Plug-in electric cars make plenty of sense now. But a train? Norfolk Southern just unveiled their prototype locomotive, the 100% battery-powered NS 999.
Developed in partnership with the US Department of Energy, the Federal Railroad Administration and Penn State, the barreling green beast won't be carrying a diesel engine like other trains. Instead, it's going to roll using a 1,500 horsepower electric motor, powered exclusively by a 1,080 units of 12-volt lead-acid batteries.
The Norfolk Southern NS 999 can carry the same load as an equally-sized switching train and costs around the same price to build, making it a logical replacement for traditional gas-guzzling choo-choos. It draws power directly from the grid and picks up trickles of energy from regenerative braking.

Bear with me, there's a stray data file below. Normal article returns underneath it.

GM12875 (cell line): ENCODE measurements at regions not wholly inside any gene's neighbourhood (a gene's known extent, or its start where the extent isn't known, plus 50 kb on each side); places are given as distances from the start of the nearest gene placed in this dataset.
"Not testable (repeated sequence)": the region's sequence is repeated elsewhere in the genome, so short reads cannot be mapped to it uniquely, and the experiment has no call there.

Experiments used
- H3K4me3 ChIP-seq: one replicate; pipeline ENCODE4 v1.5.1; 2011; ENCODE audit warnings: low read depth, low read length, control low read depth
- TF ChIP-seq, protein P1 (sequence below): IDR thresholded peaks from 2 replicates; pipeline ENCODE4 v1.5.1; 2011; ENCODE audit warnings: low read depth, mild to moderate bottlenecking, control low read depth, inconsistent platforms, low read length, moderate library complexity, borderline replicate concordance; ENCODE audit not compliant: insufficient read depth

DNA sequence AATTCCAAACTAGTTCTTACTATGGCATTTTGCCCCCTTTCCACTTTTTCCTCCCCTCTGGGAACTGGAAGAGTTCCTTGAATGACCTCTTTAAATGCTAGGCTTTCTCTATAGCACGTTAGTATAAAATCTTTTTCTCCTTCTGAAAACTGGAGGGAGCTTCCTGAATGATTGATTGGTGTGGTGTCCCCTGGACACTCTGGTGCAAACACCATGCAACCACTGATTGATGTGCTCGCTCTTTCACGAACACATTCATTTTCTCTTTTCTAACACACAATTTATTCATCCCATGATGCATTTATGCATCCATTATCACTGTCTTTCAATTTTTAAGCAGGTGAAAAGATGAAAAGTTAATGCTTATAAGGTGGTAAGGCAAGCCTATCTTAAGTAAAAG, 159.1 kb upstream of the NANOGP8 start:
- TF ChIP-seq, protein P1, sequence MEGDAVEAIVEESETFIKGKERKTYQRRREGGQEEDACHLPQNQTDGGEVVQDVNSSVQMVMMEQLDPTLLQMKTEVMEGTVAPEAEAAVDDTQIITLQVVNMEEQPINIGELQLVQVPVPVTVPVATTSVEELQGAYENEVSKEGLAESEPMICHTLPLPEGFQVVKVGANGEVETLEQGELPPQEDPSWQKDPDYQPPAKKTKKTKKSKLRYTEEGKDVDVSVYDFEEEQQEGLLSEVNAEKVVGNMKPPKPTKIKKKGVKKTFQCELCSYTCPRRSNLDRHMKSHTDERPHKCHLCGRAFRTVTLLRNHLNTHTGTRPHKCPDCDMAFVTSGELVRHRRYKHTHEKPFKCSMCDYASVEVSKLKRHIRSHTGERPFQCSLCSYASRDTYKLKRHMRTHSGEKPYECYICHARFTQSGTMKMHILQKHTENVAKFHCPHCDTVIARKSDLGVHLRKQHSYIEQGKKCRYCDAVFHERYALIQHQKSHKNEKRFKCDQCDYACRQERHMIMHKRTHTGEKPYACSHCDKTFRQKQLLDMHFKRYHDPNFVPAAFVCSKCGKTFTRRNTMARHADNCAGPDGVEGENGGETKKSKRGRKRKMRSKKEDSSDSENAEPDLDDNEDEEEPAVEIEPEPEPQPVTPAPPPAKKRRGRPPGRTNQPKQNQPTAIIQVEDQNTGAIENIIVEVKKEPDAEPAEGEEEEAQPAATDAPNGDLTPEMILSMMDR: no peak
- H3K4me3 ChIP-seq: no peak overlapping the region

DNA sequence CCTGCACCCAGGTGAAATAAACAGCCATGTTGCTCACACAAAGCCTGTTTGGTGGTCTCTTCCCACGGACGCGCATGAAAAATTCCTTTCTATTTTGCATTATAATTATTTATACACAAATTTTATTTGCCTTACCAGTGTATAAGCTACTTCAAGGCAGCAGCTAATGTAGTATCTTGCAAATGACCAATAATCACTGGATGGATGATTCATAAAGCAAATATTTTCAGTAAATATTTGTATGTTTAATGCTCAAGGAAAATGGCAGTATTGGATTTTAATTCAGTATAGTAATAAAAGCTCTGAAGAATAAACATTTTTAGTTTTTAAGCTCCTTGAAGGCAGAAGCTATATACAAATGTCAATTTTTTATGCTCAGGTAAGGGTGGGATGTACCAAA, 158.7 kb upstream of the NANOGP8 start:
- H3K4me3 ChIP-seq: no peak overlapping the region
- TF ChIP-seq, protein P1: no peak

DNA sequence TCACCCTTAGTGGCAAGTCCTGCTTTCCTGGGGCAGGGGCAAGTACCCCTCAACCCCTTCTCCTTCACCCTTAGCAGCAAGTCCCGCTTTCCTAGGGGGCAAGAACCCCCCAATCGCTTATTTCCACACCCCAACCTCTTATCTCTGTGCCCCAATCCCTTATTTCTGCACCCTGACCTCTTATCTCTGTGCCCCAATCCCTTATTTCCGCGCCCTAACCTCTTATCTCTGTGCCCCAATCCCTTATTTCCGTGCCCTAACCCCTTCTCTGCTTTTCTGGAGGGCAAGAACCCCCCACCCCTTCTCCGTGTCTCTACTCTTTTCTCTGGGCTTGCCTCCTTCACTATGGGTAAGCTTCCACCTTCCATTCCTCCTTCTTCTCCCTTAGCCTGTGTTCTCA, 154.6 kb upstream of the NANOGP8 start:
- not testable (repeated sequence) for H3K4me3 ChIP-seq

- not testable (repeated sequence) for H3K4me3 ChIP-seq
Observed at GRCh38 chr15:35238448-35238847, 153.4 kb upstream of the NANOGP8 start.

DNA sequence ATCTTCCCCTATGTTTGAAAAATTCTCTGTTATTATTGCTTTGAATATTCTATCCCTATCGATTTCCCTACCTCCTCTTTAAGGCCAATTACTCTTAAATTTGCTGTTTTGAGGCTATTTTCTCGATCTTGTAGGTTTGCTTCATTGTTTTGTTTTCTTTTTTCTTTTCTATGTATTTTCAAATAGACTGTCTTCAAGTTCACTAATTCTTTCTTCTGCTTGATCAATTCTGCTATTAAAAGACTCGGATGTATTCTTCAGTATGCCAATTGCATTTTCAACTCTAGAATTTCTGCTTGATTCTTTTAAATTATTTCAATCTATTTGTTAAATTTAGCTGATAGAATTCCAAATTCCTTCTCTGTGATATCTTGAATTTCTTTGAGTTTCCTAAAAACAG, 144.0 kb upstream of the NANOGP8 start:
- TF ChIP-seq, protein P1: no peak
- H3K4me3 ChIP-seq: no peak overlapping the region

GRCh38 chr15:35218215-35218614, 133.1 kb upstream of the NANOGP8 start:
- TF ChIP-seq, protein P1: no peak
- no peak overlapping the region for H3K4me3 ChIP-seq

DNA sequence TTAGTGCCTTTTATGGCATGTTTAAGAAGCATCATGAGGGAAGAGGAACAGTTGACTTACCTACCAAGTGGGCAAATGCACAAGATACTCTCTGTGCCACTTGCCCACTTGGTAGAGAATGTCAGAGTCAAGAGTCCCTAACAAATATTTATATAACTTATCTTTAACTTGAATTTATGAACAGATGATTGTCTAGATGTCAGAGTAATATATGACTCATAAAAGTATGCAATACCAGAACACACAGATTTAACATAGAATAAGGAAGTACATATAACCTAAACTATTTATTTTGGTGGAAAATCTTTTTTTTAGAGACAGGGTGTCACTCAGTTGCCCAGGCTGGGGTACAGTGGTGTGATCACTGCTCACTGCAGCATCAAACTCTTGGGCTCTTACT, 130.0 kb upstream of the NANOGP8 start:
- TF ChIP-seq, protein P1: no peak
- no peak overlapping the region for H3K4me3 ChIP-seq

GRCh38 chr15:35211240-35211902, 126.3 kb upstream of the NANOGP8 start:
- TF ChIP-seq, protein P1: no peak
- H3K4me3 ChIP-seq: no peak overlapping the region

Battery life is carefully monitored through a computer-based management system, assuring safe and continuous operation. A single two-hour charge will let it operate for an entire 24 hours (three shifts), with weekly calibrations required for optimal use.
While not yet operational, the zero-emissions prototype seems like a feasible idea. In fact, the team has already secured an initial $1.3 million funding for further development and testing. More than likely, this thing should debut in one of Norfolk Southern's routes among its 22 service states sometime soon.